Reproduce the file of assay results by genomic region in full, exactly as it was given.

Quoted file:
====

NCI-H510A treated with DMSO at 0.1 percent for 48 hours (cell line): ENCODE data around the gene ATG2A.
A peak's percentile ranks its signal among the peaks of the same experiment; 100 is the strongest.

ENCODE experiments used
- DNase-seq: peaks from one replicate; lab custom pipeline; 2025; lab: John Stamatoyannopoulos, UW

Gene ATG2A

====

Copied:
NCI-H510A treated with DMSO at 0.1 percent for 48 hours (cell line): ENCODE data around the gene ATG2A.
A peak's percentile ranks its signal among the peaks of the same experiment; 100 is the strongest.

ENCODE experiments used
- DNase-seq: peaks from one replicate; lab custom pipeline; 2025; lab: John Stamatoyannopoulos, UW

Gene ATG2A